Commonly referred to as being “pigeon toed,” in-toeing is
when a child walks with his or her feet turned inward.  In-toeing can cause a child to seem more
clumsy, demonstrate poor balance, and to trip and fall more frequently than
peers.  The cause of in-toeing can be the
result of a few different factors.


In-toeing can be due to the ankles and/or feet
themselves being curved inward.

In-toeing can be the result of tibial torsion where the
bones in the calves twist inward causing    the feet to appear to turn inward when

In-toeing can be the result of femoral torsion where
the long bones of the thigh twist inward causing the knees and feet to point

In-toeing can also be the result of shortened muscles
in the ankles or hips.


As mentioned in last month’s blog on W-sitting, when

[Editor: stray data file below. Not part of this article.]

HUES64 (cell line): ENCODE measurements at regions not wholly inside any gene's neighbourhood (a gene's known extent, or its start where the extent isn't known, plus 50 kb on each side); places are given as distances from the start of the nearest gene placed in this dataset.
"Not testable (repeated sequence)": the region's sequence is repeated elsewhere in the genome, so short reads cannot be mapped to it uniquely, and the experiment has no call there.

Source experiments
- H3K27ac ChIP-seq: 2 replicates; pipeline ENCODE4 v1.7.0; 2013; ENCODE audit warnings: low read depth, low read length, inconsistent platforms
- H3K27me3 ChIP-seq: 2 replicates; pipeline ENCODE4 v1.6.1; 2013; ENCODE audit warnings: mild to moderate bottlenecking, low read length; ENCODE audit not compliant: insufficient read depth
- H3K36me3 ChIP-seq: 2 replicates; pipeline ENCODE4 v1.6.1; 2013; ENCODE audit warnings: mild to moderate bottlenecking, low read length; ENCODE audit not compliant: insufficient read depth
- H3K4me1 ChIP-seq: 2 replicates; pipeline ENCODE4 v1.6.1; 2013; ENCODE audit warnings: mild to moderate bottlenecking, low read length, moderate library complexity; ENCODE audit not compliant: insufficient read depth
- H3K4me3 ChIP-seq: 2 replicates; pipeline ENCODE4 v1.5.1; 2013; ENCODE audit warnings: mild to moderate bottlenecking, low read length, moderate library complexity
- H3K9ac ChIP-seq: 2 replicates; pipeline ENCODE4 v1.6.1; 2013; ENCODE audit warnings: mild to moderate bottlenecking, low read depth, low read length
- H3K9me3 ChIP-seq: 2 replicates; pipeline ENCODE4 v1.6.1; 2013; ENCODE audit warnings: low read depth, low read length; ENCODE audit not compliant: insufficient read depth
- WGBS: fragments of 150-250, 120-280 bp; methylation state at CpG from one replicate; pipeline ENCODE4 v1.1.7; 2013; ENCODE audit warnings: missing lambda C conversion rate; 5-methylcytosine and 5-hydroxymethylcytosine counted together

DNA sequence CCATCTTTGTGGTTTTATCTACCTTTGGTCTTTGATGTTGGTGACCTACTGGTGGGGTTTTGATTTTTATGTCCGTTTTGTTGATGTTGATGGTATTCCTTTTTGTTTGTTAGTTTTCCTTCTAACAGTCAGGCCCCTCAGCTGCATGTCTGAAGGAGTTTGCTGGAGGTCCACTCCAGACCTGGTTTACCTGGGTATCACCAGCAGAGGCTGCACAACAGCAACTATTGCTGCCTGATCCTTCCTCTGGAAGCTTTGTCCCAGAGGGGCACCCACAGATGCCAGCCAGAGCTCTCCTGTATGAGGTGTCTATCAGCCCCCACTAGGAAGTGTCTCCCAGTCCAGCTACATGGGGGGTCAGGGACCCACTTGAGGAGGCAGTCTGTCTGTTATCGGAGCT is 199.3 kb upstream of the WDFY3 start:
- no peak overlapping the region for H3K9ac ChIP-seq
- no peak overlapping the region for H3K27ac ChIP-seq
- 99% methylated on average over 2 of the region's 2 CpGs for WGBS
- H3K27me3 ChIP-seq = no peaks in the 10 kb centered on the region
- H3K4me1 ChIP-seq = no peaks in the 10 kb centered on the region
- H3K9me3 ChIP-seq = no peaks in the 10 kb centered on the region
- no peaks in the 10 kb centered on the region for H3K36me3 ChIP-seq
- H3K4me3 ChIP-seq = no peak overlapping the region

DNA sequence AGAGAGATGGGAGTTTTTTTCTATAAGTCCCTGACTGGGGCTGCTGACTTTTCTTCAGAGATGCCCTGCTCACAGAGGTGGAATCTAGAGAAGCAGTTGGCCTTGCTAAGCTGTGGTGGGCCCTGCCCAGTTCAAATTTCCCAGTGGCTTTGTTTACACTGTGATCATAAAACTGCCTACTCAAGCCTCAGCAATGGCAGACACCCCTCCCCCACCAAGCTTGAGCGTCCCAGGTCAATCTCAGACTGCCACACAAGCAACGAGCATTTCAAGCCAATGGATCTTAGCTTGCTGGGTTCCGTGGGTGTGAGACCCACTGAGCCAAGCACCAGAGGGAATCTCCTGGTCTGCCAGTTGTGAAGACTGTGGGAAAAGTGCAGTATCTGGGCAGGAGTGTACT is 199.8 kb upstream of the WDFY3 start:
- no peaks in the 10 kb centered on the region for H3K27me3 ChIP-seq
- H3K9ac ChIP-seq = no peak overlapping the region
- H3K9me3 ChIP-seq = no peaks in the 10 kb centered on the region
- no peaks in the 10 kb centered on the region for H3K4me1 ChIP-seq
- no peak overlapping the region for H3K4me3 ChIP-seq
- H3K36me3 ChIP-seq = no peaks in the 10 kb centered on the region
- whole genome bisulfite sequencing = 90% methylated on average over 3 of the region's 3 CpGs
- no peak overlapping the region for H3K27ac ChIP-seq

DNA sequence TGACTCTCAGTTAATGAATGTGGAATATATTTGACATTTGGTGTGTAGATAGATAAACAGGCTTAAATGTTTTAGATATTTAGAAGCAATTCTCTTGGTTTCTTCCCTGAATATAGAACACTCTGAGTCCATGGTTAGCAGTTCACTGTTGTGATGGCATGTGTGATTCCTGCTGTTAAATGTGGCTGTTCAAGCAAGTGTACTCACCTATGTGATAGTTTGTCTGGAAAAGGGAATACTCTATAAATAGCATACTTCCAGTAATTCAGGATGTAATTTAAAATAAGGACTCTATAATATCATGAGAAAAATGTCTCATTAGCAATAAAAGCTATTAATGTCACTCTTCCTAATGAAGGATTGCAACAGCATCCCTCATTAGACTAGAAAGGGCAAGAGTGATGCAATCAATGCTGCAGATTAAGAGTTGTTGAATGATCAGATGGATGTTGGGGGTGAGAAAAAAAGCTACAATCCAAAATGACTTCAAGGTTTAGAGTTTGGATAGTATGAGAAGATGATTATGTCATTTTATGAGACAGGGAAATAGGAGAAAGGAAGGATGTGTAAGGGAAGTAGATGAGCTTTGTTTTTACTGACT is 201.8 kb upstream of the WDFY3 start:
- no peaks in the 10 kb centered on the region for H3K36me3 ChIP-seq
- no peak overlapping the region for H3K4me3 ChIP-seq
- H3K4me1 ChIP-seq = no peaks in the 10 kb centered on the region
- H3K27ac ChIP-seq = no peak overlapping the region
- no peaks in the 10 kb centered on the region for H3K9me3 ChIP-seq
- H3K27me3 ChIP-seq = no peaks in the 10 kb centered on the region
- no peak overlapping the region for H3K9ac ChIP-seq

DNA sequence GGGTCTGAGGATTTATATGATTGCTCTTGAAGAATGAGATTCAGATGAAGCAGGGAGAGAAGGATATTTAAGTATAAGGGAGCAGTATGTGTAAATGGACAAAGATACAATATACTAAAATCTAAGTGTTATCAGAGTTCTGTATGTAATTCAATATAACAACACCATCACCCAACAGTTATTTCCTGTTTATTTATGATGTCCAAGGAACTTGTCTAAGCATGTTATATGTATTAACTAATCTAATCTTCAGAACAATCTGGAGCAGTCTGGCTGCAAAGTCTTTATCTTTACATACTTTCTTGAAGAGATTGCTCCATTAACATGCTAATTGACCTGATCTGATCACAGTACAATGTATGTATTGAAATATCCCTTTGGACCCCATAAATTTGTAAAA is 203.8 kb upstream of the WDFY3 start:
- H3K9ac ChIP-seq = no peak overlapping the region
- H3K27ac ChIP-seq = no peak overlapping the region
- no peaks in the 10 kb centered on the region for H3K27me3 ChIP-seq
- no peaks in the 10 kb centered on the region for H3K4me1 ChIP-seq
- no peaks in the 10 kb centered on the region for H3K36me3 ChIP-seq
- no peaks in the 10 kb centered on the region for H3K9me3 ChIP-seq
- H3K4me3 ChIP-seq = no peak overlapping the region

children sit in a W this can result in shortened muscles in the hips which can
lead to in-toeing.  Children who
chronically sit in a W create excessive range of motion in their hips in one
direction, while also creating a decreased range of motion in their hips in the
opposite direction.  This imbalance in
the muscles surrounding the hips can make them very tight and can cause the
entire leg to turn inward.


A physical therapist can help by assessing a child to
determine which of these problems are causing the in-toeing.  Depending on the cause of the problem a
physical therapist will recommend the proper course of action, which may

Orthotics for proper positioning of the feet and ankles.

Stretching for tight muscles.

Strengthening for weak muscles.

De-rotation bands, which are elastic bands that help
reposition in the legs in proper alignment.

Eliminating W sitting in favor of sitting in


By Laurel Johnson, DPT